corn leaf aphids

greenbugs

Yellow sugarcane aphids

Also found greenbugs and yellow sugarcane aphids.  None of the invasive sugarcane aphids were detected in north central Kansas.  However, many beneficials are, and will continue to be, present in sorghum fields as evidenced by the numerous green lacewing eggs and lady beetle eggs.

lacewing eggs

European Fruit Lecanium Scale: Adding a “Decorative Touch” to Bald Cypress

–by Dr. Raymond Cloyd

The European fruit lecanium scale (Parthenolecanium cornii) is quite noticeable on bald cypress (Taxodium distichum) twigs and branches. The damage associated with this scale, which depends on the extensiveness of the infestation, includes plant stunting and wilting. The European fruit lecanium scale is a soft scale, so honeydew (a sticky, clear liquid) will be produced during feeding. The honeydew serves as a substrate for black sooty mold and attracts ants. In addition, honeydew can drip onto vehicles parked underneath infested trees leaving unsightly residue.

The scales are dark brown, 1/8 to 1/4 inches in diameter (Figures 1 and 2). Some scales may have white markings on the body. European fruit lecanium scale overwinters as an immature on twigs and branches with maturing occurring in spring. In May and June, females lay many eggs underneath their bodies. In June eggs hatch into small tan-colored crawlers. The duration of an egg hatch can last several days depending on the temperature. Crawlers migrate to leaf undersides and subsequently feed on plant fluids until late summer. At that point, the crawlers migrate back onto twigs and branches to complete their development the following spring. There is one generation per year in Kansas.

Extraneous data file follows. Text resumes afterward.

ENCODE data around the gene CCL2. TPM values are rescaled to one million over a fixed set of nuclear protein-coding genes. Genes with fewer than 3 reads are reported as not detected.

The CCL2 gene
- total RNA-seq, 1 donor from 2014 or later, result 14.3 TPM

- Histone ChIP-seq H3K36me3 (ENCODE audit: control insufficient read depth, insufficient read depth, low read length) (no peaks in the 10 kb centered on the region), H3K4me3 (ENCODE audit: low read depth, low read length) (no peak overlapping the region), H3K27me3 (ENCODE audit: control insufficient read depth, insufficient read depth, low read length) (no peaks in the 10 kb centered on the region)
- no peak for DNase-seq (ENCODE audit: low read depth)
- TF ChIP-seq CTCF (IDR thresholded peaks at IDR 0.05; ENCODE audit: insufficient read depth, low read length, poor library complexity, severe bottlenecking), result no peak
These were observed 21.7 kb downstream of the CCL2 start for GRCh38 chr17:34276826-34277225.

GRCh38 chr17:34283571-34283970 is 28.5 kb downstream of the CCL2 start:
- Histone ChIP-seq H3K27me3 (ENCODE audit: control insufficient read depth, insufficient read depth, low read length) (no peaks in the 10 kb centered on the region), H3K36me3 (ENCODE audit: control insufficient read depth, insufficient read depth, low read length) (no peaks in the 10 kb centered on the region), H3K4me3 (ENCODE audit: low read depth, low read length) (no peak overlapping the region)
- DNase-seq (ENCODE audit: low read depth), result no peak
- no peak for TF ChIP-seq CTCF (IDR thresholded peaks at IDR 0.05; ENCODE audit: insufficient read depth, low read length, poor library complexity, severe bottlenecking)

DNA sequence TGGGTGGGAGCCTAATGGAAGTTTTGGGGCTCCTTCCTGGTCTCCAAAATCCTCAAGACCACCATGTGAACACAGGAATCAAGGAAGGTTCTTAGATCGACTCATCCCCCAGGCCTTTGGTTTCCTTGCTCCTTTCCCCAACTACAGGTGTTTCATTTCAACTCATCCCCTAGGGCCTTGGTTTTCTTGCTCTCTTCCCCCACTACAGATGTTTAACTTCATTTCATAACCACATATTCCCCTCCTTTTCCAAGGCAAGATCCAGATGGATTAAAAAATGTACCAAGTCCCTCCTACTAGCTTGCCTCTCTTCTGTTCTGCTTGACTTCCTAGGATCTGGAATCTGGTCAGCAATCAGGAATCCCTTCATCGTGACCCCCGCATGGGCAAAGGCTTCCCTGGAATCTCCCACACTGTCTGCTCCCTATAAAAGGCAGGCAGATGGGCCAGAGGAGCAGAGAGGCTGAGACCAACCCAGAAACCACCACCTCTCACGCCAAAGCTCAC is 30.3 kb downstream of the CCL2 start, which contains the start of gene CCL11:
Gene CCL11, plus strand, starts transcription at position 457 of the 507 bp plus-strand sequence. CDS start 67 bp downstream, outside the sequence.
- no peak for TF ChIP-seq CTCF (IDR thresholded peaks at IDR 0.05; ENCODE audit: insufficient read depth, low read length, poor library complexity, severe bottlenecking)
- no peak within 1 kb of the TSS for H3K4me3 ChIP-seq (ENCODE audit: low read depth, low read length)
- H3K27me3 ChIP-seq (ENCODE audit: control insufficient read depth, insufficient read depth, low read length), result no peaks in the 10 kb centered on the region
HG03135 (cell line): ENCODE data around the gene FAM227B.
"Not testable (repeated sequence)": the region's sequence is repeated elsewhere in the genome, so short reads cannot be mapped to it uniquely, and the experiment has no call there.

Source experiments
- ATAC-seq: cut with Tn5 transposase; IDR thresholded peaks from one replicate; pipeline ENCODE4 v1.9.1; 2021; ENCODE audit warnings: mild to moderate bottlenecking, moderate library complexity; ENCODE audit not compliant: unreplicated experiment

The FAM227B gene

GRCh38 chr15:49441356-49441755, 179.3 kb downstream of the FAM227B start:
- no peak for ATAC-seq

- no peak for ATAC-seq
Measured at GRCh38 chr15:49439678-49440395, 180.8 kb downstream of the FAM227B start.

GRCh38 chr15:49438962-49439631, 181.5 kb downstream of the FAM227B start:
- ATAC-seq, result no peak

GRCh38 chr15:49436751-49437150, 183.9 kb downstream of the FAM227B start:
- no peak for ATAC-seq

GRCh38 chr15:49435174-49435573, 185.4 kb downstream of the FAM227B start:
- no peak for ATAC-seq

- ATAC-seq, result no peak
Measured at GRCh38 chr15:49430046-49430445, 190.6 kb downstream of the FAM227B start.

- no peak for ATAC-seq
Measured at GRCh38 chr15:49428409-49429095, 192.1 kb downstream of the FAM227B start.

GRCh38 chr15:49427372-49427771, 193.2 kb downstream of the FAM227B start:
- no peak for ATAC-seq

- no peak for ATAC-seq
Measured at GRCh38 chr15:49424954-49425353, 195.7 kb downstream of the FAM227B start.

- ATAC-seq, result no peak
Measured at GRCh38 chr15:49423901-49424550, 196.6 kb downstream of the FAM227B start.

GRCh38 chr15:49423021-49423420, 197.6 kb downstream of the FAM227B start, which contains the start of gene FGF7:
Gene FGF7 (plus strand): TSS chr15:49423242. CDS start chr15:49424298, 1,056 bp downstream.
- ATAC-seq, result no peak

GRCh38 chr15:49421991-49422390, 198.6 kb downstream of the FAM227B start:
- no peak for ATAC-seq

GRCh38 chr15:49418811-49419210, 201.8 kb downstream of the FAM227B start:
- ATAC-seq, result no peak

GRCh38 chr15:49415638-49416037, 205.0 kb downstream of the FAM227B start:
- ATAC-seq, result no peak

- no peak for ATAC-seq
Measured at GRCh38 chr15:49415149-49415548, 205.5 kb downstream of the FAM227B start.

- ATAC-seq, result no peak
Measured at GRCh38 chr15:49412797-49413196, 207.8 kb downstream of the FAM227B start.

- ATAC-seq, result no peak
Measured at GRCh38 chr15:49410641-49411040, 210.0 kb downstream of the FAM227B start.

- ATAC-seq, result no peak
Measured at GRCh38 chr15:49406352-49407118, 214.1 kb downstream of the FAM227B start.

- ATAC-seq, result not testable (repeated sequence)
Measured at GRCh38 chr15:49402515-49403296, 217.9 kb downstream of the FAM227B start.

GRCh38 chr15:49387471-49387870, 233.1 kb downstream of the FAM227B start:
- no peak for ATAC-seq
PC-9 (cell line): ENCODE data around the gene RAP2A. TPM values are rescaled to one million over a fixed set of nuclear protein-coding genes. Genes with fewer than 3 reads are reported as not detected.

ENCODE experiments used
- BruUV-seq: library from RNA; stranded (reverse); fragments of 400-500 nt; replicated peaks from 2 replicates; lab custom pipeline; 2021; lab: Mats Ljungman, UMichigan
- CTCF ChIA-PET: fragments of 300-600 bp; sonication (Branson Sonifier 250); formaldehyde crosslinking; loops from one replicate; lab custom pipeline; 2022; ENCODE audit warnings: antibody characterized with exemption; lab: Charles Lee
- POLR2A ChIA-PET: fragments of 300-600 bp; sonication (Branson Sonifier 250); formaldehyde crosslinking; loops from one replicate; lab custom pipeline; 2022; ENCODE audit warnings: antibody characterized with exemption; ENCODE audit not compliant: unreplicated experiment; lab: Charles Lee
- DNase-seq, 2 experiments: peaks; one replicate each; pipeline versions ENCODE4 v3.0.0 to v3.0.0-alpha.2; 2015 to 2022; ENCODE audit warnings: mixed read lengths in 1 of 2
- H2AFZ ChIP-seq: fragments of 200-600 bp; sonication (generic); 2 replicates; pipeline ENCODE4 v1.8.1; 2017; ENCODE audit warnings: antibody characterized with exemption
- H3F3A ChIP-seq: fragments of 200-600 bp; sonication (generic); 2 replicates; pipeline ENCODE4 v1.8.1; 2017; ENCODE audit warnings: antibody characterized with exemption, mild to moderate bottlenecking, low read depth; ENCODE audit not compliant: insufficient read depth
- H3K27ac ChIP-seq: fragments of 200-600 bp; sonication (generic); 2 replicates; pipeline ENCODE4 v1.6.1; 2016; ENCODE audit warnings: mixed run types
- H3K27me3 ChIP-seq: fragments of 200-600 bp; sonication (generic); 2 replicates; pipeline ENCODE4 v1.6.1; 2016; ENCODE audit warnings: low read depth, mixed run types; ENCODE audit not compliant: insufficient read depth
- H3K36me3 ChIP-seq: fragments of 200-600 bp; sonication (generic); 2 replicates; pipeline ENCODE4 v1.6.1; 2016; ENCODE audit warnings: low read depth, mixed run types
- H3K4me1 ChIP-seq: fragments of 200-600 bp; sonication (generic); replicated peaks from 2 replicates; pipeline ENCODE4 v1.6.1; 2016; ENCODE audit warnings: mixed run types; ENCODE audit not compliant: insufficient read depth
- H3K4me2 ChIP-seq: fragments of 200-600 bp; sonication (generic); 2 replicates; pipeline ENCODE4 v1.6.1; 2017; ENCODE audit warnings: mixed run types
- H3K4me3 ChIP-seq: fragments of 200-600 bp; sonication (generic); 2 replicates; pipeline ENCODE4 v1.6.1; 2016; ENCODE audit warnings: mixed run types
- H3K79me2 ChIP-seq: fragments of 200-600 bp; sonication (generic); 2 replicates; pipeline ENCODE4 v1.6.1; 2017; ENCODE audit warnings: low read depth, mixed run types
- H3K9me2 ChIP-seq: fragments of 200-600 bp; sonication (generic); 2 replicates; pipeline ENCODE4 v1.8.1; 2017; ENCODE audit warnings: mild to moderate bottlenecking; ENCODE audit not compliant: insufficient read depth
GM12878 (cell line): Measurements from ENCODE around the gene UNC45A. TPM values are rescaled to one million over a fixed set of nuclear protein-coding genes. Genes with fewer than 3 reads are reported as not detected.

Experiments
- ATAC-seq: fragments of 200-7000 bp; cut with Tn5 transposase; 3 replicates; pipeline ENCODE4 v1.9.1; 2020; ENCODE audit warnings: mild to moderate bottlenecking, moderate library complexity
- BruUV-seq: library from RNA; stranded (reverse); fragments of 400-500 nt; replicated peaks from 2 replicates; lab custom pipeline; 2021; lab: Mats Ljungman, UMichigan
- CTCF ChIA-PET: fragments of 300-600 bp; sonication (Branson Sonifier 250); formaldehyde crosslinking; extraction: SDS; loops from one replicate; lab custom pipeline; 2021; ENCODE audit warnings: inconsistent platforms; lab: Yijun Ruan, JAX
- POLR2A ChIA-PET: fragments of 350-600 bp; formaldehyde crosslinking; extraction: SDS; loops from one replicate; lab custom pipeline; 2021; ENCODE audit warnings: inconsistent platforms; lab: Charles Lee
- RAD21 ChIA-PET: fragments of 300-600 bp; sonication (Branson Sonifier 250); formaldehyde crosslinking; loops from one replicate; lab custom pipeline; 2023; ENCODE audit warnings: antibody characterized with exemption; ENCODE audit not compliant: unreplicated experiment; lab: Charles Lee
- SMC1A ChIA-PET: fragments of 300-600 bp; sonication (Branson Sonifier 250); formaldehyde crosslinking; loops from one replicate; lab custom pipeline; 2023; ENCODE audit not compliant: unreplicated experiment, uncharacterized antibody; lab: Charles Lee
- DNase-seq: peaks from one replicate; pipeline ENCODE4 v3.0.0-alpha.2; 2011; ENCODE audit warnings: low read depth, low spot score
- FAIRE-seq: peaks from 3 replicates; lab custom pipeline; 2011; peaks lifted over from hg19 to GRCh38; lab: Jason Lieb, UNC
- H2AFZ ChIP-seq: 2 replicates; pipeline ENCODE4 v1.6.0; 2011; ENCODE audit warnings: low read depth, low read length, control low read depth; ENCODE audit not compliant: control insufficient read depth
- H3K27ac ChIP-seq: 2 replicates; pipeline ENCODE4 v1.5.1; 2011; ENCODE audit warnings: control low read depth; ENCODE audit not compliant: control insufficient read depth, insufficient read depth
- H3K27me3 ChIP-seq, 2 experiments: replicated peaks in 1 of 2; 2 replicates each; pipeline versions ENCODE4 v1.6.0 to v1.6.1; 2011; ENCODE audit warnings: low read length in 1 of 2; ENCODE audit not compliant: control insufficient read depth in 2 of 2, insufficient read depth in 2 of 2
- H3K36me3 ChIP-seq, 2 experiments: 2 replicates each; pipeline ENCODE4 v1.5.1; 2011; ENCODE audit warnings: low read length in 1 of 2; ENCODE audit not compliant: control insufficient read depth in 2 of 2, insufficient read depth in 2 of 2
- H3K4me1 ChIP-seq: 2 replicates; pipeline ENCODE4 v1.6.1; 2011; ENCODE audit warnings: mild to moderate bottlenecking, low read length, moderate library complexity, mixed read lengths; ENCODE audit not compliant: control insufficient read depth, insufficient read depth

Figure 2. MatureEuropeanFruitLecaniumScaleonBaldCypressMay2016 Figure 1. MatureEuropeanFruitLecaniumScalesonBaldCypressMay2016
Figure 1 & 2: Mature European Fruit Lecanium Scale on Bald Cypress

Management of European fruit lecanium scale primarily involves timely applications of insecticides. Applications should be made when crawlers are present because the crawlers are most vulnerable life stage to insecticide sprays. Mature scales possess a shell-like covering that protects them from exposure to insecticides. Repeat applications will be required as the eggs do not all hatch simultaneously but may hatch over a three to four-week period. The most appropriate time to apply insecticides is in late June to early July when the crawlers are feeding on leaves; thus enhancing their exposure to any spray residues. There are a number of insecticides, with contact activity that are effective in suppressing populations of the European fruit lecanium scale. However, many have broad-spectrum activity and will kill many natural enemies including: parasitoids and predators. In fact, most out-breaks of scale insects are caused by the indiscriminate use of pesticides (insecticides and miticides). Therefore, always read the label and exercise caution when applying any pesticide. In the winter, dormant oils can be applied to kill overwintering scales by means of suffocation.

I need to acknowledge Jeff Otto of Wichita, KS for bringing to my attention that European fruit lecanium scale was active. I have also observed infestations in Manhattan, KS.

Spirea Aphid: Watch out for this “Sucking” Insect

–by Dr. Raymond Cloyd